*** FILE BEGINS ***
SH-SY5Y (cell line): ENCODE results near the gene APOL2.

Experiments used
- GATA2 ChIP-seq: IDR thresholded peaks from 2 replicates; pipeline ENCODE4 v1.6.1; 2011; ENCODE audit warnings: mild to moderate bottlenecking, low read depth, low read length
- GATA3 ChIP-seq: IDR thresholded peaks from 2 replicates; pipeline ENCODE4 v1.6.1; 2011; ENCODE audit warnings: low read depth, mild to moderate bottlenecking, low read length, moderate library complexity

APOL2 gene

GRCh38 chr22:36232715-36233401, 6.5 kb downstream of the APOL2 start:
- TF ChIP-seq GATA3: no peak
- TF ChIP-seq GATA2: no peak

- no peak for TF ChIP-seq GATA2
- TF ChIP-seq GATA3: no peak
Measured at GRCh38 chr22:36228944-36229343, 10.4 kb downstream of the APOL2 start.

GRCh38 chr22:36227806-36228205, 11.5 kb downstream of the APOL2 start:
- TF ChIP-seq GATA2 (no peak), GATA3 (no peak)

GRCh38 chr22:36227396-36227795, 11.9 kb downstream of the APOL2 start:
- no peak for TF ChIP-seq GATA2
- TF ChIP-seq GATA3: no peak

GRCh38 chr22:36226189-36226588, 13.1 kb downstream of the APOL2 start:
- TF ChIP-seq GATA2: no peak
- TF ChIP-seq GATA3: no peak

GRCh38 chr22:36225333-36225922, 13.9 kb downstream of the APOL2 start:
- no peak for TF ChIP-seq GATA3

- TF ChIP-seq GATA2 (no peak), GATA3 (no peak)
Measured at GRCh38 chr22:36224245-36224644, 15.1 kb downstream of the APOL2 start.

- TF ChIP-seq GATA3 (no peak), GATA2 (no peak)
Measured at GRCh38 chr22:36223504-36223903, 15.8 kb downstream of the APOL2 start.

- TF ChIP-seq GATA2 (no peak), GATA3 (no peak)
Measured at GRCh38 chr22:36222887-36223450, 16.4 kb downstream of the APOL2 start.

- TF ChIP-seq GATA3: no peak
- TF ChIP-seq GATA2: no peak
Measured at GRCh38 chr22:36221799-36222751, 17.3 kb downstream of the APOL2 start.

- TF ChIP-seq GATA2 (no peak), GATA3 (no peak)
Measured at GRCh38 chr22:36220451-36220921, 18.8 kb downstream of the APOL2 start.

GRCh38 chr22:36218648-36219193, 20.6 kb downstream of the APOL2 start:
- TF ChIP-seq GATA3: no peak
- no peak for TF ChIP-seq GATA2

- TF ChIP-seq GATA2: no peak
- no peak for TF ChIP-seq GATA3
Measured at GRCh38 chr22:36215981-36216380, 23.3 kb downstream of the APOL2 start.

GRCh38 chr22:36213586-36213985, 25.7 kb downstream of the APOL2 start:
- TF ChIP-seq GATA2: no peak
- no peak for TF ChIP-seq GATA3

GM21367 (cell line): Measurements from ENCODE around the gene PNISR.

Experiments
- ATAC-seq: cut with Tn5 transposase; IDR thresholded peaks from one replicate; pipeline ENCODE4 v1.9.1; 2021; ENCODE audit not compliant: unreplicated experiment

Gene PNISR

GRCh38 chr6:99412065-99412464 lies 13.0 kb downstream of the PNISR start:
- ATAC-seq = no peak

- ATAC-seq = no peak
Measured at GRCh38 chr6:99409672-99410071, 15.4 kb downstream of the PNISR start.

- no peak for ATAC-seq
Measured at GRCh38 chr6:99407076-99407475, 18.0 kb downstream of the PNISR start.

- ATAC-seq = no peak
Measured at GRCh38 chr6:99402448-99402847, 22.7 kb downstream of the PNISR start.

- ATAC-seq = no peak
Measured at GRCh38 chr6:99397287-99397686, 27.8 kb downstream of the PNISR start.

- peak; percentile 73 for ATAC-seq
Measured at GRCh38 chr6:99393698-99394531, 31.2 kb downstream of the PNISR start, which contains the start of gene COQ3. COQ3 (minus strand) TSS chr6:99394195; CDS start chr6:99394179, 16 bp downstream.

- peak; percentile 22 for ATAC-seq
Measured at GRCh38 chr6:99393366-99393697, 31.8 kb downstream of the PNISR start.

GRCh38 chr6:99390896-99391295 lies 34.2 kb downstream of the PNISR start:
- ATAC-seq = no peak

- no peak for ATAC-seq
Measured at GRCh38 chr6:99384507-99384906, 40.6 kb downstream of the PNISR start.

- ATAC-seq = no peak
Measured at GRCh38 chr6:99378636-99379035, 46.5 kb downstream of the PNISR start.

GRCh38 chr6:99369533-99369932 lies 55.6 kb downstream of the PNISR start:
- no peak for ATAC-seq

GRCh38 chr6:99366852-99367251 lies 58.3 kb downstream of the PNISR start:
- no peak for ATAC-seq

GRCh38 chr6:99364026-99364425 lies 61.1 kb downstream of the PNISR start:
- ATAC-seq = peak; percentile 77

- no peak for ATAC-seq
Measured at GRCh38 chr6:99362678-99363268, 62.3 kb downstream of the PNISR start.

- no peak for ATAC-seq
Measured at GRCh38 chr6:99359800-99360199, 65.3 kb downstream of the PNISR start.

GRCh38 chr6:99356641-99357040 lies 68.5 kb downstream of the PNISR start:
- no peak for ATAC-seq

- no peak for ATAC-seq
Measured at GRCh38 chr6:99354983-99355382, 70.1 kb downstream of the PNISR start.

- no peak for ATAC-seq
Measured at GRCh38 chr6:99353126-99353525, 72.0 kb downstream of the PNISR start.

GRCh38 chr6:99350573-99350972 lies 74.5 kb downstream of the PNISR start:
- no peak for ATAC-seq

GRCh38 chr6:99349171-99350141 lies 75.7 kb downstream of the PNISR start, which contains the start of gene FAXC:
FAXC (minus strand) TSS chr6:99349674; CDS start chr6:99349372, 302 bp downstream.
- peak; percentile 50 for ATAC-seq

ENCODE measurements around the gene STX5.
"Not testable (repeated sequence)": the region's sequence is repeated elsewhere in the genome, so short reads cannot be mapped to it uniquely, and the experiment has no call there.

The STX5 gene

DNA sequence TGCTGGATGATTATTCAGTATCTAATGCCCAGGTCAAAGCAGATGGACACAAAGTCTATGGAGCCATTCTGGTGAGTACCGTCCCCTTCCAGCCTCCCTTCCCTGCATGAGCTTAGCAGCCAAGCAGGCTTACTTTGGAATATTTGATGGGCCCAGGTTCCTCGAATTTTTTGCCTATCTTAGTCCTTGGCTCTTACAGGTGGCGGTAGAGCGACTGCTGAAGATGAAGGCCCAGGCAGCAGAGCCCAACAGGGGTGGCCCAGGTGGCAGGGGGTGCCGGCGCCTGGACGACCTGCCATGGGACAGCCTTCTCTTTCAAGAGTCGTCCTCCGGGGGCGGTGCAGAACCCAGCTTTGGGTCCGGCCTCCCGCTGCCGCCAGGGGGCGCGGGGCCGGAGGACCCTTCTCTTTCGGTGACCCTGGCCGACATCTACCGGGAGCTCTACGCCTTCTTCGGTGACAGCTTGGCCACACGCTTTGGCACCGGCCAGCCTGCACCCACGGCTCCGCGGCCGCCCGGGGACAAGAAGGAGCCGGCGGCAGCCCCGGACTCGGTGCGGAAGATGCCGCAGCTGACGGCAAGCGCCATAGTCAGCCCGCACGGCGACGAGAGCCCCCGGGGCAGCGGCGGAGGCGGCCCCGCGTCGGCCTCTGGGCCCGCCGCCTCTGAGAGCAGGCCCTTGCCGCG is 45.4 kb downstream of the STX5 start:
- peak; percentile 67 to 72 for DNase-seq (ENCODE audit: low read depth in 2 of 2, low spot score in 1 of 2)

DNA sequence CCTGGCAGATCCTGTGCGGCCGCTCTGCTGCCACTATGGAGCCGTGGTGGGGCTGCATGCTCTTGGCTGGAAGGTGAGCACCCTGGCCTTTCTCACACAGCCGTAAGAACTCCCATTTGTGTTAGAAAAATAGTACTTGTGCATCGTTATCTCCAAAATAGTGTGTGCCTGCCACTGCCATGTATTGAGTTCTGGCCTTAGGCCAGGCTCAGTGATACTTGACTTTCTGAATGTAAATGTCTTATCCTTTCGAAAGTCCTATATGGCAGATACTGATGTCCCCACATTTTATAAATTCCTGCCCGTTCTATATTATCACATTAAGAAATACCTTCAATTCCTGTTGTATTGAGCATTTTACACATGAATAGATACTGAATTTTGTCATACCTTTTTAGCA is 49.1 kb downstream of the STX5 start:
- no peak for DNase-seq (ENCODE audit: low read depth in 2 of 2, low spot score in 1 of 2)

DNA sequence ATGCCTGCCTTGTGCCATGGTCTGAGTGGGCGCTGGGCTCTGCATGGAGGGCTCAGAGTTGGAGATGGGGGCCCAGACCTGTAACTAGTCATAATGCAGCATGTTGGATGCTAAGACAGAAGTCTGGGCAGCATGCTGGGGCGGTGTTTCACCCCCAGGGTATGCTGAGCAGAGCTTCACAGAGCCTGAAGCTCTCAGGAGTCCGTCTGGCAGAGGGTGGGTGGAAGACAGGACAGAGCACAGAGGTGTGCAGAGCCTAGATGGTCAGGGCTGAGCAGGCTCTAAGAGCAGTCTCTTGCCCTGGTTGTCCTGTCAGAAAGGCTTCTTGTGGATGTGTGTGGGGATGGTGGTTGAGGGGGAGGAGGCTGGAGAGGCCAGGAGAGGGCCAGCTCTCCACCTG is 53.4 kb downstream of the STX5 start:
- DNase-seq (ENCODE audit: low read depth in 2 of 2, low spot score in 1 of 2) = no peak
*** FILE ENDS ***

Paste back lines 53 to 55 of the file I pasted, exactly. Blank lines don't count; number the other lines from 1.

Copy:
Measured at GRCh38 chr6:99402448-99402847, 22.7 kb downstream of the PNISR start.

- ATAC-seq = no peak
Measured at GRCh38 chr6:99397287-99397686, 27.8 kb downstream of the PNISR start.